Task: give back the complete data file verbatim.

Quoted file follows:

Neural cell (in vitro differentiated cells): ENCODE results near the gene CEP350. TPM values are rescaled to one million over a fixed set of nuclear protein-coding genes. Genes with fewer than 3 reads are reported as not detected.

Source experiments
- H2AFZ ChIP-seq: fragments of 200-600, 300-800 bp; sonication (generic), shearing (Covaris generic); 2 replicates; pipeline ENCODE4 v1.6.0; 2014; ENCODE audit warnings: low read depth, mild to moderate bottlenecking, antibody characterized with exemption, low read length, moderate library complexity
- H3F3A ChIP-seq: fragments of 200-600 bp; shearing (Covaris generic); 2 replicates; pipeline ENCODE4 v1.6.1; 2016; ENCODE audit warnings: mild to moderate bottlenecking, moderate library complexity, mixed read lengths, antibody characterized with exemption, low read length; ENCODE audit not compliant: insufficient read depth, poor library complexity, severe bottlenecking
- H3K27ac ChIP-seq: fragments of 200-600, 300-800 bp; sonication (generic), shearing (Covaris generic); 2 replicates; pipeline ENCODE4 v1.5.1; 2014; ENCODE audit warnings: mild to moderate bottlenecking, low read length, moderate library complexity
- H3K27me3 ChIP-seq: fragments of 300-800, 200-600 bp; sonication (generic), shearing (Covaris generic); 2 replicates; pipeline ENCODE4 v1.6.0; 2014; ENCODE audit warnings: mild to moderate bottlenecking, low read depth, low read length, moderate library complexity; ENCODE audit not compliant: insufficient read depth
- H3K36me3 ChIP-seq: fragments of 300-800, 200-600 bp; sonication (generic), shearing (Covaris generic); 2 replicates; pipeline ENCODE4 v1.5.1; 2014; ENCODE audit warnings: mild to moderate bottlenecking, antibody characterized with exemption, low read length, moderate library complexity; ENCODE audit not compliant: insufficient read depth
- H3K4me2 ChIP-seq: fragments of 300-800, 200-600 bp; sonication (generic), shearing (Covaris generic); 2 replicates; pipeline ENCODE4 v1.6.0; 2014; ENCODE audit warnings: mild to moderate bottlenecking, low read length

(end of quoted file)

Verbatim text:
Neural cell (in vitro differentiated cells): ENCODE results near the gene CEP350. TPM values are rescaled to one million over a fixed set of nuclear protein-coding genes. Genes with fewer than 3 reads are reported as not detected.

Source experiments
- H2AFZ ChIP-seq: fragments of 200-600, 300-800 bp; sonication (generic), shearing (Covaris generic); 2 replicates; pipeline ENCODE4 v1.6.0; 2014; ENCODE audit warnings: low read depth, mild to moderate bottlenecking, antibody characterized with exemption, low read length, moderate library complexity
- H3F3A ChIP-seq: fragments of 200-600 bp; shearing (Covaris generic); 2 replicates; pipeline ENCODE4 v1.6.1; 2016; ENCODE audit warnings: mild to moderate bottlenecking, moderate library complexity, mixed read lengths, antibody characterized with exemption, low read length; ENCODE audit not compliant: insufficient read depth, poor library complexity, severe bottlenecking
- H3K27ac ChIP-seq: fragments of 200-600, 300-800 bp; sonication (generic), shearing (Covaris generic); 2 replicates; pipeline ENCODE4 v1.5.1; 2014; ENCODE audit warnings: mild to moderate bottlenecking, low read length, moderate library complexity
- H3K27me3 ChIP-seq: fragments of 300-800, 200-600 bp; sonication (generic), shearing (Covaris generic); 2 replicates; pipeline ENCODE4 v1.6.0; 2014; ENCODE audit warnings: mild to moderate bottlenecking, low read depth, low read length, moderate library complexity; ENCODE audit not compliant: insufficient read depth
- H3K36me3 ChIP-seq: fragments of 300-800, 200-600 bp; sonication (generic), shearing (Covaris generic); 2 replicates; pipeline ENCODE4 v1.5.1; 2014; ENCODE audit warnings: mild to moderate bottlenecking, antibody characterized with exemption, low read length, moderate library complexity; ENCODE audit not compliant: insufficient read depth
- H3K4me2 ChIP-seq: fragments of 300-800, 200-600 bp; sonication (generic), shearing (Covaris generic); 2 replicates; pipeline ENCODE4 v1.6.0; 2014; ENCODE audit warnings: mild to moderate bottlenecking, low read length